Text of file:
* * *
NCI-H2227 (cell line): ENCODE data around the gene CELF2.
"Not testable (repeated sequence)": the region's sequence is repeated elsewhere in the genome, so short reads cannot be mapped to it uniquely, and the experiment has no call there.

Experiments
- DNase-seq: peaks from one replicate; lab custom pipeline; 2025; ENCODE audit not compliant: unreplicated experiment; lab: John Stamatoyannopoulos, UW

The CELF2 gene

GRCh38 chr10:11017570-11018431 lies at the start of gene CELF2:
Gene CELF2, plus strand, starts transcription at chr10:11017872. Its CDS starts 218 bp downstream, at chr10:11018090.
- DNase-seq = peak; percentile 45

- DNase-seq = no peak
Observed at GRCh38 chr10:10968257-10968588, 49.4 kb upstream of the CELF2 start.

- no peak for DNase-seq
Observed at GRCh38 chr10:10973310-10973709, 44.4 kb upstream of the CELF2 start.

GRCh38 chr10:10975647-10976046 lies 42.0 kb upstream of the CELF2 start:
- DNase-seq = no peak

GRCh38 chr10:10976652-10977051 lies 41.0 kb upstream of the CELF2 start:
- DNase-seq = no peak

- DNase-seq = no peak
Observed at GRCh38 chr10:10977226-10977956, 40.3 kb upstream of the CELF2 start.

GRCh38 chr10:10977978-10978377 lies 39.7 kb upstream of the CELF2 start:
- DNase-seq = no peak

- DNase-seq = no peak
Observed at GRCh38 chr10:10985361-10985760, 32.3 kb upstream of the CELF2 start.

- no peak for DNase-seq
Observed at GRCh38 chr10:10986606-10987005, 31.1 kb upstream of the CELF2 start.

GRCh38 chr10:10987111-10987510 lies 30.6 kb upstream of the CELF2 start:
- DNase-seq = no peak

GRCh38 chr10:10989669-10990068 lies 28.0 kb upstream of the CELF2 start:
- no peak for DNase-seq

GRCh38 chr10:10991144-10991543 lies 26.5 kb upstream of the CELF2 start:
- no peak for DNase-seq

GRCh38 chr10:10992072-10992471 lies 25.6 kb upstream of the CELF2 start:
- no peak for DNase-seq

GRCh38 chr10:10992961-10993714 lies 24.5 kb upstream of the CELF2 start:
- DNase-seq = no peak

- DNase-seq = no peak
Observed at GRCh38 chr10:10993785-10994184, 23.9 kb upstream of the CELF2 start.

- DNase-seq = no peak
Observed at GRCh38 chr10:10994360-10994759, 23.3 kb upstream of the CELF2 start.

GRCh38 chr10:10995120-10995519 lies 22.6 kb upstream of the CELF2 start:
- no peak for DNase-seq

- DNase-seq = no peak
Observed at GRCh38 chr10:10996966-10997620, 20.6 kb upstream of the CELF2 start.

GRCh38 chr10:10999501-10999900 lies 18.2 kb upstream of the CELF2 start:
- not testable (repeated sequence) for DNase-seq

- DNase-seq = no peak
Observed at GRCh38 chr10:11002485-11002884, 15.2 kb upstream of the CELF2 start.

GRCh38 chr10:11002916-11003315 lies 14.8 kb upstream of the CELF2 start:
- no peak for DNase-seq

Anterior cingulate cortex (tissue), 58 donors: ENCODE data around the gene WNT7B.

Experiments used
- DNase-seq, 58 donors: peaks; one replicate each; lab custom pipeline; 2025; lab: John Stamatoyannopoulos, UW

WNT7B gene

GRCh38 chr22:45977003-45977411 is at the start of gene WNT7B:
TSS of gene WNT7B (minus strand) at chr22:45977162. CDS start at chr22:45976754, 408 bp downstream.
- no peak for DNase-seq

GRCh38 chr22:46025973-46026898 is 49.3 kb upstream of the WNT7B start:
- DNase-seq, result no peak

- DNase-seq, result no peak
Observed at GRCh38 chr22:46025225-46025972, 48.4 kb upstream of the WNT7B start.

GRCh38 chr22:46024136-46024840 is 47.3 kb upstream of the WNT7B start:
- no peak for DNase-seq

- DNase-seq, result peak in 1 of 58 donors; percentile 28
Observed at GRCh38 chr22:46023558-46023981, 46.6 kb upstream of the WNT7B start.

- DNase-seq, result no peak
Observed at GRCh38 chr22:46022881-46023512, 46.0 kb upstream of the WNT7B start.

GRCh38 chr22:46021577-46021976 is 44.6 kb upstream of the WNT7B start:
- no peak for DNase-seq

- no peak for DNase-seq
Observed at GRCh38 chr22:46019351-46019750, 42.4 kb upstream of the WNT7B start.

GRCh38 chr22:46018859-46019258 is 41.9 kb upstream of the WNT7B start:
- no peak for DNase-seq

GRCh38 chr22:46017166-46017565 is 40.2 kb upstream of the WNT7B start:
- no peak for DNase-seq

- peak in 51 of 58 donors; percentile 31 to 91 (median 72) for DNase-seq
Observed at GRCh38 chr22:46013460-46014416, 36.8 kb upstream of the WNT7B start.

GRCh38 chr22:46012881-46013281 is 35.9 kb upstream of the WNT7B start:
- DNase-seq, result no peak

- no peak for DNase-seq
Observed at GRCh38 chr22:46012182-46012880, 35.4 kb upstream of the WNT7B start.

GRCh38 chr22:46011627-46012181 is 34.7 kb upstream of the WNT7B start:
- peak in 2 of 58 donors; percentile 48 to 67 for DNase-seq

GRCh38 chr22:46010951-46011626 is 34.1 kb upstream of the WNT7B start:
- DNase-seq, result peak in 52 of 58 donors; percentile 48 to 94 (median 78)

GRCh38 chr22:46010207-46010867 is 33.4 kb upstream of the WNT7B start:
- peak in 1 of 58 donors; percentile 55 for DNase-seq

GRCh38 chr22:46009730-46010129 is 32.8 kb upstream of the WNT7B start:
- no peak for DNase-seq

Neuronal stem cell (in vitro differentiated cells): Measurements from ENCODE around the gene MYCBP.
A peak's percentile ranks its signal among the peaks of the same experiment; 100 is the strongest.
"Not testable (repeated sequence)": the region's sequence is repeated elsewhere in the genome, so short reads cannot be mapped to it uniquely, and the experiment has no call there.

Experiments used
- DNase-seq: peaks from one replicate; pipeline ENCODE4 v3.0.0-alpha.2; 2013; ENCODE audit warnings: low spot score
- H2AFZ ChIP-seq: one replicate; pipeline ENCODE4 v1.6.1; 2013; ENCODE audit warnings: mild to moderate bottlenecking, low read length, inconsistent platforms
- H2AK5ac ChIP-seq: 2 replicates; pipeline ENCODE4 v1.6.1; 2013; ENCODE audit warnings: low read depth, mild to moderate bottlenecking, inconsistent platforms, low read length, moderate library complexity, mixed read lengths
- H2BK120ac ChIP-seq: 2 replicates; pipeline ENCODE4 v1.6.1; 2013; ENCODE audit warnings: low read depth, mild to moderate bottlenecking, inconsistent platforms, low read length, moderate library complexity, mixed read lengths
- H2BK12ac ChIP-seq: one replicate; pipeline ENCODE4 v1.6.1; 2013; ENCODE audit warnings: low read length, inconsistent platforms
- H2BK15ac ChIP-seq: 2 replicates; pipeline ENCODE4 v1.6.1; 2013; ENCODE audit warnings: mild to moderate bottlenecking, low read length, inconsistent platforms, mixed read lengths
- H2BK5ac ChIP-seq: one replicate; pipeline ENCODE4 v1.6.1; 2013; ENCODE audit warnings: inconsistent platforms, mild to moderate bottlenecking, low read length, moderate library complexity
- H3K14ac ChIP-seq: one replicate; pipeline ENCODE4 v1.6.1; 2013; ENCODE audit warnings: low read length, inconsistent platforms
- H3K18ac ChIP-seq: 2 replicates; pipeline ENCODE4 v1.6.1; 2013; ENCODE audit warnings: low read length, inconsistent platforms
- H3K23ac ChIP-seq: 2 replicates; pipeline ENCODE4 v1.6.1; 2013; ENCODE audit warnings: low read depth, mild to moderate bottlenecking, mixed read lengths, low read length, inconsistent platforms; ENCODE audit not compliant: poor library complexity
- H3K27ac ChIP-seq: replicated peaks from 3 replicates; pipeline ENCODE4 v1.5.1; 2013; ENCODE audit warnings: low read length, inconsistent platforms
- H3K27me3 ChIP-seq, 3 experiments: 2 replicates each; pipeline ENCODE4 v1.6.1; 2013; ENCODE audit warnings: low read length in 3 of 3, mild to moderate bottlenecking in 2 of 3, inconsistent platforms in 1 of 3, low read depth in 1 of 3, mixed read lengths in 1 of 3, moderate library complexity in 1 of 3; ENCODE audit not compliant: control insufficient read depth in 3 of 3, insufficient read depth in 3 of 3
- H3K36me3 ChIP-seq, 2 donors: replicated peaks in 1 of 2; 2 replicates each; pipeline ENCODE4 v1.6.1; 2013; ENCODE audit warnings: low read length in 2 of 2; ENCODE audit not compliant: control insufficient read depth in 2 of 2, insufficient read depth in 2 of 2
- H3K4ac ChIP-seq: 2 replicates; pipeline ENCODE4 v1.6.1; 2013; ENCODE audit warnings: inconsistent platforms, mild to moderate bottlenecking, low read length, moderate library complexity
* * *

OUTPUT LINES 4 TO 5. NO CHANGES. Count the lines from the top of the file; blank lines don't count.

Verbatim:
- DNase-seq: peaks from one replicate; lab custom pipeline; 2025; ENCODE audit not compliant: unreplicated experiment; lab: John Stamatoyannopoulos, UW

The CELF2 gene